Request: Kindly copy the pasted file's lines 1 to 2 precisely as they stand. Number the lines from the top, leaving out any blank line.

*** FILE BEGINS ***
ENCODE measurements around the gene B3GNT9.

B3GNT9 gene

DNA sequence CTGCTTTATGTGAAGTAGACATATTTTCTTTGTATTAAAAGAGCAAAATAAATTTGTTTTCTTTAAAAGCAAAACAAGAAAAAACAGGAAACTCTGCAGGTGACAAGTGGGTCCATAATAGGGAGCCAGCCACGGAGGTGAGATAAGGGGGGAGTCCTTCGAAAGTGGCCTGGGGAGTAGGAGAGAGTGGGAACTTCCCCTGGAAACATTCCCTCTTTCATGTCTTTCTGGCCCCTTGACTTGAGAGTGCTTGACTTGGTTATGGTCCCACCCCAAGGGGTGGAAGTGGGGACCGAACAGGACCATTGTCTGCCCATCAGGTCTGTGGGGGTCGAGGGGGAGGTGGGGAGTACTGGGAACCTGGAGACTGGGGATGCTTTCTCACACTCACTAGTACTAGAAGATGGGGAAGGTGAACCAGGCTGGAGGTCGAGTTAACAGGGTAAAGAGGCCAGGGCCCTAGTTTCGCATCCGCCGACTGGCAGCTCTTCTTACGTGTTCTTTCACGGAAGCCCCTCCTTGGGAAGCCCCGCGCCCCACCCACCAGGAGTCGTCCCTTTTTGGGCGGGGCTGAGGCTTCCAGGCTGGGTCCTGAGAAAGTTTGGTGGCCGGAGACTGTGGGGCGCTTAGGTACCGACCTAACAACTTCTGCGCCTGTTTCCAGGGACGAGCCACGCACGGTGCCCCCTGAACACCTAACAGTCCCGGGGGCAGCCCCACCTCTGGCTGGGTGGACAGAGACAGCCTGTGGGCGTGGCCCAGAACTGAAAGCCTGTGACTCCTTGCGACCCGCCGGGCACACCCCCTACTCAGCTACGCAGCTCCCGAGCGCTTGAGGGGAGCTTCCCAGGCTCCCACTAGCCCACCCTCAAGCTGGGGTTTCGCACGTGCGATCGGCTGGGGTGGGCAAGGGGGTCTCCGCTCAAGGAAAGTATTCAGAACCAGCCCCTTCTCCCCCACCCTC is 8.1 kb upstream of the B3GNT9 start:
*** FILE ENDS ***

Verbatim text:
ENCODE measurements around the gene B3GNT9.

B3GNT9 gene